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Friday, September 11, 2009

Healthcare Tax Deductions

Brian Holtz // Sep 10, 2009 at 6:59 pm

Tom, why are you against using healthcare saving as an excuse to cut taxes?

Brian Holtz // Sep 10, 2009 at 10:21 pm

Tom, when you complain about any change to tax incidence as “redistribution”, you morally privilege the status quo ante. I don’t see anything morally privileged about e.g. the historical accident that employer-purchased healthcare is tax-advantaged compared to individually-purchased healthcare.

Also: if law change X grants a tax break and does nothing else, then that’s a tax cut. You don’t get to win this argument by stipulating that there’s no such thing as a tax cut — or at least, that a tax cut doesn’t count as a tax cut unless accompanied by some kind of constitutional amendment (or other extraordinary legislative hurdle) against later raising some other tax.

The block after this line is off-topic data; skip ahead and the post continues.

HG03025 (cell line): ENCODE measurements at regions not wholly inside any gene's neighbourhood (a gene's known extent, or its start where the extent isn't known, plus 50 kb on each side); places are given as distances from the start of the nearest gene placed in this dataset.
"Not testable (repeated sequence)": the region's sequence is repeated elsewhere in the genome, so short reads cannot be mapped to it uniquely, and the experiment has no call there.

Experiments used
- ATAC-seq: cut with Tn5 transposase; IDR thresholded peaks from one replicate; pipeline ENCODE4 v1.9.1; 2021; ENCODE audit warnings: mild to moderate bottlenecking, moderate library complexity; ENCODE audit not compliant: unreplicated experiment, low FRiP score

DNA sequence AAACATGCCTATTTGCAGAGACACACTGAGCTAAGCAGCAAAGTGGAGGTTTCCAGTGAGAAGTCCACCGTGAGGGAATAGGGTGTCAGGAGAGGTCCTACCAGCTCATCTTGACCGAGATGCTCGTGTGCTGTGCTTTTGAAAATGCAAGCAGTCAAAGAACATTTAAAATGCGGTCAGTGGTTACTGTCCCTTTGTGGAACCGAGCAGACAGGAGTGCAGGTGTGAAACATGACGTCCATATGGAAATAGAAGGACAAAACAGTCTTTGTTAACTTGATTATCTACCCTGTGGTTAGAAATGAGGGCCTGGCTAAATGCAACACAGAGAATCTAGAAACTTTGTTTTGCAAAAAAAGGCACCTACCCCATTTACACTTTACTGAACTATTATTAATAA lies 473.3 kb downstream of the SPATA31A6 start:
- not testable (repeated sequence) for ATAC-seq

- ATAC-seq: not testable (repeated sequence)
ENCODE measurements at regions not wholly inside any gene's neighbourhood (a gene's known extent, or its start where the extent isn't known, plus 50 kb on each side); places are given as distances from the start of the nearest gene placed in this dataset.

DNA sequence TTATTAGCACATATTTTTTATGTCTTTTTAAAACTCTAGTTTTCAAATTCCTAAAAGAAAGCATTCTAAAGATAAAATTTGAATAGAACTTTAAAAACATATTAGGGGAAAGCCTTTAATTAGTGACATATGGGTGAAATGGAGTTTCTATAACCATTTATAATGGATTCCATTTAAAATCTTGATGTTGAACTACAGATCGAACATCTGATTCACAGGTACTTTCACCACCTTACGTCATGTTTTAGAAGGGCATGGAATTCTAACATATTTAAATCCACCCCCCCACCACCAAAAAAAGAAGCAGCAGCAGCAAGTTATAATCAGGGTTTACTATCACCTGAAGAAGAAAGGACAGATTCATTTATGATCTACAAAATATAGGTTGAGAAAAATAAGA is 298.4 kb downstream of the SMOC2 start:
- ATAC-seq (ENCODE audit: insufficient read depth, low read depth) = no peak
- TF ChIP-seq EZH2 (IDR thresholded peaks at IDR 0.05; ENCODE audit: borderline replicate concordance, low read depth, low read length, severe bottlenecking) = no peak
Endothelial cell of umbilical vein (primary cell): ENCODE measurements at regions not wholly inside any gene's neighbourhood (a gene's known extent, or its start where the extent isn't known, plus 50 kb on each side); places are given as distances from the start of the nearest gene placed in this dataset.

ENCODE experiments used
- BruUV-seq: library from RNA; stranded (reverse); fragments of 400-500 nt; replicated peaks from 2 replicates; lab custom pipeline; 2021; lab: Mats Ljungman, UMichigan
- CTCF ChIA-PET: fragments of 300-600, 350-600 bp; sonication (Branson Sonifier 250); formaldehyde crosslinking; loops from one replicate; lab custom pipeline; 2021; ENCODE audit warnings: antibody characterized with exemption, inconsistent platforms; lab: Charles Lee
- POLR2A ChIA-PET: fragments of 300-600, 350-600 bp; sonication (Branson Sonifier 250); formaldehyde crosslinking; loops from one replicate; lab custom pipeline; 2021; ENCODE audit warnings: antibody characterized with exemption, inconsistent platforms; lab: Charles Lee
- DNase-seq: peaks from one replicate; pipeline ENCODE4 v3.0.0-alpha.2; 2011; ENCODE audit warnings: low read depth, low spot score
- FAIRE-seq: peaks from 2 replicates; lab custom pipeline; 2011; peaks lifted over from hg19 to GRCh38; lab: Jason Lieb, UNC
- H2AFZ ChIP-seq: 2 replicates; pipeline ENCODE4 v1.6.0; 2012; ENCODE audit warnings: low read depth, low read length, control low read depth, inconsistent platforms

Brian Holtz // Sep 11, 2009 at 2:23 am

Tom, any policy change whatsoever that falls short of Libertopia Tomorrow Morning can be labeled “social engineering” compared to possible alternatives. In the real world, utopia is not on the menu, and hunger strikes just make the nanny state fatter. If you can’t see tax-incentive-based healthcare reform as a potential way to head off the final socialization of the industry, and as a path toward eventually separating medicine and state, then I just don’t have time to show you any more eye charts.

Brian Holtz // Sep 11, 2009 at 9:06 am

That false dichotomy is what earned you the Libertopia Tomorrow remark. We can say that we favor any reduction in income tax rates, but as long as they are non-zero then individually-purchased health insurance should be just as deductible as employer-purchased health insurance. Do you defend the social engineering of tax preferences for the latter?

Tom, you’re too thoughtful a left-libertarian for me to believe that you’ve bought all the way in to the Rothbardian no-order-of-destatization nonsense. Many Libertarians talk about repealing the (progressive) income tax without ever mentioning (regressive) payroll taxes. If there were a button that could do that, would you push it? E.g. if there were a constitutional amendment banning just the one but not the other, would Rep. Knapp be willing to provide the swing vote to pass it? I would, but then as a calculating “social engineer” I have no qualms about saying that some sequences of destatization are better than others.